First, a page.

So, right now, we are monitoring across the region for any indicators or warnings that these groups would consider piling on or entering this conflict in a way that escalates it. And again, that's why we worked so fast to adjust our posture. What we're doing across the U.S. government is, one, flooding the zone with high level phone calls and engagement to make clear our desire to contain this conflict, support the defense of Israel. So, we are postured in monitoring, for any adversary, that would consider entering this conflict and escalating it. 

And on your second question, look again, I'm not going to get into hypotheticals. We are always urging our Israeli partners, as we do any partner, to avoid civilian casualties. And I would note here that's absolutely something that Hamas did not do.

GEN. RYDER: Let's go to Lara Seligman, Politico.

QUESTION: Hi. Thanks so much for doing this. Just one question. You said early on that DoD is able to support both Israel and Ukraine, but there are several examples I can think of, just off the top of my head, of where there's impact between the two. For instance, the War Reserve stockpile. I know the president directed some of that to Ukraine earlier this year. Also, the same defense company, Raytheon, makes both Patriot and Iron Dome. So, just realistically, can you give us sort of more of a detailed answer about what impact you expect the U.S. support to Israel to have on support to Ukraine?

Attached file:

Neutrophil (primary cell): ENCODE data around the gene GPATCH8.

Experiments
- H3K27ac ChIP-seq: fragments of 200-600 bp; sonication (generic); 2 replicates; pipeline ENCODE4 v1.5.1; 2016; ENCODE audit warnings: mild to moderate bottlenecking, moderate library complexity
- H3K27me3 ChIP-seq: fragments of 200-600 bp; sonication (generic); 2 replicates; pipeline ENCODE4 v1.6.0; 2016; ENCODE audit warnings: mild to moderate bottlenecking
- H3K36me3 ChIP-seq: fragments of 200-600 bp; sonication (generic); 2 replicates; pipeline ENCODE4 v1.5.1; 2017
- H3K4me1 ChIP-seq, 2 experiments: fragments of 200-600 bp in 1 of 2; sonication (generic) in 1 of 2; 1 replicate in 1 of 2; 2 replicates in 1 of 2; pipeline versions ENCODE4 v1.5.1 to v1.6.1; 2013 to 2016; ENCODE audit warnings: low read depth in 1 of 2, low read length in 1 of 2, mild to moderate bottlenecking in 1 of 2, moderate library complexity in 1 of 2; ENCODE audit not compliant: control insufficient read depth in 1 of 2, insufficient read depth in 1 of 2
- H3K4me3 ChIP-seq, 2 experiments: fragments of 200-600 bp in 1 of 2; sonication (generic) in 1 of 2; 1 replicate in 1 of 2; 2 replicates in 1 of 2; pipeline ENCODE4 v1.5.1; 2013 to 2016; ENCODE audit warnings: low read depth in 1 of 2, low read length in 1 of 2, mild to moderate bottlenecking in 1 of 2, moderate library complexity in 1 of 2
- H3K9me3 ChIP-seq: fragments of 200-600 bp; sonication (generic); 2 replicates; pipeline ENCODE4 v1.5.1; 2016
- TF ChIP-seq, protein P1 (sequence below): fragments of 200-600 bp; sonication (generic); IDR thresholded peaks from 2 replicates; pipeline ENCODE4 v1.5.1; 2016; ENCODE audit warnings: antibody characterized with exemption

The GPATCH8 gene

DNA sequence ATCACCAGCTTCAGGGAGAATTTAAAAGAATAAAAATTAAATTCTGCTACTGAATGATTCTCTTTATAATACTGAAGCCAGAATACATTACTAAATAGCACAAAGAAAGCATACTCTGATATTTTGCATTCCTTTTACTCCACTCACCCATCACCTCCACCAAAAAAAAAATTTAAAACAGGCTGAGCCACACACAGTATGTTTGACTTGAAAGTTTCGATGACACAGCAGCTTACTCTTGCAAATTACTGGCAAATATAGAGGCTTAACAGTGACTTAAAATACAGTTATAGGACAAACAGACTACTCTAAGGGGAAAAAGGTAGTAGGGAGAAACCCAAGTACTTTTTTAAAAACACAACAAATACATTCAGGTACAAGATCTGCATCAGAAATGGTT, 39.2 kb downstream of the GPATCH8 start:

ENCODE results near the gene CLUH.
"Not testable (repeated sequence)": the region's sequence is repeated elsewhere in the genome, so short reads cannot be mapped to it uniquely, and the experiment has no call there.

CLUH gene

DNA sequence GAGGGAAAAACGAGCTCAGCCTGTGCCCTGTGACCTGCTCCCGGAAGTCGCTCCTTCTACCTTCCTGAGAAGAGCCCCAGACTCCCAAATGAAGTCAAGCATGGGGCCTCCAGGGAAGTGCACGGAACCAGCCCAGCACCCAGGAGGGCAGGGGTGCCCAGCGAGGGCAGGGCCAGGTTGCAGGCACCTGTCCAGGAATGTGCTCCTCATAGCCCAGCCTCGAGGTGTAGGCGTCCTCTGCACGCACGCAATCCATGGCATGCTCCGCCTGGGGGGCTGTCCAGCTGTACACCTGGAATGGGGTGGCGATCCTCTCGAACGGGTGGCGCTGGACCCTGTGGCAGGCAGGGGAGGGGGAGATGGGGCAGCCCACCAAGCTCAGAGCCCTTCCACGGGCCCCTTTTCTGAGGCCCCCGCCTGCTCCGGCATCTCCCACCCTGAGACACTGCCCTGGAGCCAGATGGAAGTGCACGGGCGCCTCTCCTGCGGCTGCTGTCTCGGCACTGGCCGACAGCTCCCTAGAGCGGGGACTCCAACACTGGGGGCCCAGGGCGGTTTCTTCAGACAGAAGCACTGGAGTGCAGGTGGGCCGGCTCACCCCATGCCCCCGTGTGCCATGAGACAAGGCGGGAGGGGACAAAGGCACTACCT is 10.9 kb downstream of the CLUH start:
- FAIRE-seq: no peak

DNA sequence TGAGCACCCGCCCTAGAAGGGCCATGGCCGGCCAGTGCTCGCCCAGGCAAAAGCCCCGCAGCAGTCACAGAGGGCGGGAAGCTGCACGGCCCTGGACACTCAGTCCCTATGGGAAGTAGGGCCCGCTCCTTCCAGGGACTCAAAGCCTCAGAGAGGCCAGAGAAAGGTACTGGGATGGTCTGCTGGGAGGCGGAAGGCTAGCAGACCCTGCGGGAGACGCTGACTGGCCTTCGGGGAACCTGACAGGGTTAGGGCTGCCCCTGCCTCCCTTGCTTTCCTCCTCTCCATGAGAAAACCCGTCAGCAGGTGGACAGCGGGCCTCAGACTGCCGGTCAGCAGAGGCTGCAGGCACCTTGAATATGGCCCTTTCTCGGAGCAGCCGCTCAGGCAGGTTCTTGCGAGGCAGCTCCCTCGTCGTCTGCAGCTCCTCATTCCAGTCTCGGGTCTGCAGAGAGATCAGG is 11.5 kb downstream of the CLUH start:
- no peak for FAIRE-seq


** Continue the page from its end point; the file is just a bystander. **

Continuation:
SENIOR DEFENSE OFFICIAL: Sure. Let me start out first by just stating the obvious. Israel has a very strong military, and we have provided a significant, in fact, the most historic amount and levels of security assistance ever to Israel, including through that historic memorandum of understanding from fiscal year '18 to '28 that we spoke about previously on this call. So, number one, while we are providing and will continue to provide a significant amount of support to Ukraine, we are careful about ensuring we can also respond to other crises and contingencies, support other partners and maintain our own military readiness and our ability to support others. 

And with respect to your question on the stockpile, we maintain stockpiles globally, and we are constantly assessing those levels and are confident that we're going to be able to both maintain the readiness of those stockpiles and support allies and partners in need.

GEN. RYDER: Our last question will go to Jeff Seldin, Voice of America.

QUESTION: Thanks very much for doing this. Wondering if you can give us a quick update first about when the carrier strike group is going to reach the eastern Mediterranean. And once it's there, is it going to help Israel with its siege blockade of Gaza at all? And also, given what Hamas was able to accomplish, is the Pentagon reassessing the threat or the capabilities of all the Iranian proxies across the region? Has Iran been able to train these and equip these better perhaps than you initially anticipated?

SENIOR DEFENSE OFFICIAL: Thanks for those questions. So, on the arrival of the Ford Strike Group, the short answer is very soon, but I don't want to talk specifics on this call. And with respect to your second question, look, we're always continuously and continually assessing our understanding of the Iran backed terror network across the region. And we've been very clear for years that Iranian support to a variety of militia groups, the sophistication of weapons it's providing has been increasing. This is not something new. It's been going on for years.

GEN. RYDER: Thank you very much. Thank you to you all again for joining us. As a reminder, today's discussion was on background attributed to a senior defense official. We will post a transcript to the DoD website later this evening. Thanks very much everyone.